I’d like to trouble or deepen Manjoo’s observations, however, by noting that feminist/queer affect theory proposes that connections that are drawn through the body, in its lived spaces and encounters, and outside or alongside the merely cognitive, honor ways of knowing and being that are entirely necessary for both our well-being as humans and our most complete possibilities as viable social and political agents within communities and movements.
In our current world order—where the most powerful people are nothing but irrational, where deception underwrites a good deal of communication and the media systems that move it, and where hard facts tumble in the face of pulpy greed and corruption—it goes without saying that we must encourage and support systems (intellectual, artistic, economic, technological, political, communicative) that engage in and with the cogent. But reasoned thinking, speaking and representation need not be enjoyed at the diminishment of feeling, affect and other embodied forms of knowing. Not only is this not a zero sum game, but the most compelling truths are the ones made and received when the emotional and the rational co-exist to create an opening up to the “possibilities, gaps, overlaps, dissonances and resonances” where lie true beauty, meaning, and purpose.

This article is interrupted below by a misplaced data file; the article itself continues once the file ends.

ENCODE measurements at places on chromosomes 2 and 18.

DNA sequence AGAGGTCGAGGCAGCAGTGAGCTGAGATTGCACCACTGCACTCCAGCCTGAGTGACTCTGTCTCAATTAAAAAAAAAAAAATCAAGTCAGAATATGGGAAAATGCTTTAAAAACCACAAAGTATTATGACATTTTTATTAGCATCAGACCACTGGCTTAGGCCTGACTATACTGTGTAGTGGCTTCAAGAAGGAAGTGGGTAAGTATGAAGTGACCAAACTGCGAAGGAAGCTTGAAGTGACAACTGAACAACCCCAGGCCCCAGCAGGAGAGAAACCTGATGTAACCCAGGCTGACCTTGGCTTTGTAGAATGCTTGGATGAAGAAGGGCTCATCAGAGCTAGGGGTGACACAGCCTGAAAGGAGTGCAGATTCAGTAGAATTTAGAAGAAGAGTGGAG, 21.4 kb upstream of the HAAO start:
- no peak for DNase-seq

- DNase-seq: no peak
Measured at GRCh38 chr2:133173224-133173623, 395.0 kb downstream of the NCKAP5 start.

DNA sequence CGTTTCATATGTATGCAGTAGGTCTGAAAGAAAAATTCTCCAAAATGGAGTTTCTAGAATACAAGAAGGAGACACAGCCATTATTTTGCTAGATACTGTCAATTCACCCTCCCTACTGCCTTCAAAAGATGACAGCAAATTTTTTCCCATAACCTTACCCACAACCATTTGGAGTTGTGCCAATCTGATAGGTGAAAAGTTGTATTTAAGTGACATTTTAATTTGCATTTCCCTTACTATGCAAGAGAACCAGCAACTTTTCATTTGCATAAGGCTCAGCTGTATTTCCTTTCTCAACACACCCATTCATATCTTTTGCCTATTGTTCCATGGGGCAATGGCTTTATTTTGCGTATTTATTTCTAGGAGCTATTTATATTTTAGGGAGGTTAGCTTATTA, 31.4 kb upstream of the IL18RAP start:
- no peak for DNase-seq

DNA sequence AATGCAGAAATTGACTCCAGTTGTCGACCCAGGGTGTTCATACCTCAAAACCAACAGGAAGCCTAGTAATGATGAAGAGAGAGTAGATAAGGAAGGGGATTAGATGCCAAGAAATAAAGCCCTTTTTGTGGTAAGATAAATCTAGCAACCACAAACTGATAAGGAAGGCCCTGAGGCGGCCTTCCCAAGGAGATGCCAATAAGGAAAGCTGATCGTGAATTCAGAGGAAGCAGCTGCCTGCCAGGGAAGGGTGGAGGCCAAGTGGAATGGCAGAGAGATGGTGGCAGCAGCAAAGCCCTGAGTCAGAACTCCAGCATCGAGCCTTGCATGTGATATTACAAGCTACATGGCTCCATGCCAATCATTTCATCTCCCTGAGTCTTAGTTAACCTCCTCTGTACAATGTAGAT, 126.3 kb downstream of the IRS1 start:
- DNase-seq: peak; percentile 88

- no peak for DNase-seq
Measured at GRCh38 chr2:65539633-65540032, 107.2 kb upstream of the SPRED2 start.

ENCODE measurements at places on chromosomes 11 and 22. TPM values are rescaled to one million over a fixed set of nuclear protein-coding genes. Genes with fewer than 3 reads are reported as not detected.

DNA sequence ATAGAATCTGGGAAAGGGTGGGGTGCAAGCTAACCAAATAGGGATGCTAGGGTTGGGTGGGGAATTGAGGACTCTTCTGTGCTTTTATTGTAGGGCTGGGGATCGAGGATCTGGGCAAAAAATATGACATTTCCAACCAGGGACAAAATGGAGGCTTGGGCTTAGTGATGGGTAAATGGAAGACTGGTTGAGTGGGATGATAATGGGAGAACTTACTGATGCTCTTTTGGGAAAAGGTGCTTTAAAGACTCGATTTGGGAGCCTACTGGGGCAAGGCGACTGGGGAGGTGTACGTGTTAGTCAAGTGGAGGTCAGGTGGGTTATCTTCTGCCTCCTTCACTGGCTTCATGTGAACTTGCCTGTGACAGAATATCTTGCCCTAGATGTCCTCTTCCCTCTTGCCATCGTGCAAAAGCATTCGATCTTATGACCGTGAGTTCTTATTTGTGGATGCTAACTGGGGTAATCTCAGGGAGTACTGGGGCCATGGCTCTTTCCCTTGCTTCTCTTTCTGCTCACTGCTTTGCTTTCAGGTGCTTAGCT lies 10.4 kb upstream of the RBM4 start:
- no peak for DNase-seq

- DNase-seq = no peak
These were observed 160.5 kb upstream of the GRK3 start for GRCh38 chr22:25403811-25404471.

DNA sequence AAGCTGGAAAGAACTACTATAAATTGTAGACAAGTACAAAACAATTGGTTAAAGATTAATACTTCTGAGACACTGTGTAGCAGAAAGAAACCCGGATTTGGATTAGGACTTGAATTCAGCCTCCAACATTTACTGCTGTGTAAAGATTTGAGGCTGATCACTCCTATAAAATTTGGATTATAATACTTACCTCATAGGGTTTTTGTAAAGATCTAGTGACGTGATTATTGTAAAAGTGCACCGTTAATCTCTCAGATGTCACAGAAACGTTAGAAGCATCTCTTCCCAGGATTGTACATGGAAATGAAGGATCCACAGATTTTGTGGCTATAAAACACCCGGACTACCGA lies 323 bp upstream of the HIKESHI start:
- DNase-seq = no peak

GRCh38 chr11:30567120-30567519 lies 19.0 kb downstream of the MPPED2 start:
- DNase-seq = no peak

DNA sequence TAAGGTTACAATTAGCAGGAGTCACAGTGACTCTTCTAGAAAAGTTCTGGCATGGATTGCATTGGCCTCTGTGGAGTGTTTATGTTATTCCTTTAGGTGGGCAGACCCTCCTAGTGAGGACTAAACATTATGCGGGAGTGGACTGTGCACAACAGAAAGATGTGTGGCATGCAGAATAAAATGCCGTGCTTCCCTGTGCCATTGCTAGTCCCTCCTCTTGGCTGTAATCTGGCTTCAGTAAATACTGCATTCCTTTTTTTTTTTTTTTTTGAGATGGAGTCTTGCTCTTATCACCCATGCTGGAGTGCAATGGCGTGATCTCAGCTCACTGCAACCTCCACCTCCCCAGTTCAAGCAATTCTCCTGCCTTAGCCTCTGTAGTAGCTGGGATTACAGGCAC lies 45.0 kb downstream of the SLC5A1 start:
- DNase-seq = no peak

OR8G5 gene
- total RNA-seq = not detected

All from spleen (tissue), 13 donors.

“That’s one of the things that 'queer' can refer to: the open mesh of possibilities, gaps, overlaps, dissonances and resonances, lapses and excesses of meaning when the constituent elements of anyone’s gender, of anyone’s sexuality aren’t made (or can’t be made) to signify monolithically.” ― Eve Kosofsky Sedgwick, Tendencies
- “We Have Come to Dance for our People,” Antonia Juhasz
- The Affect Theory Reader, Melissa Gregg, Gregory J. Seigworth
- Touching Feeling: Affect, Pedagogy, Performativity, Eve Kosofsky Sedgwick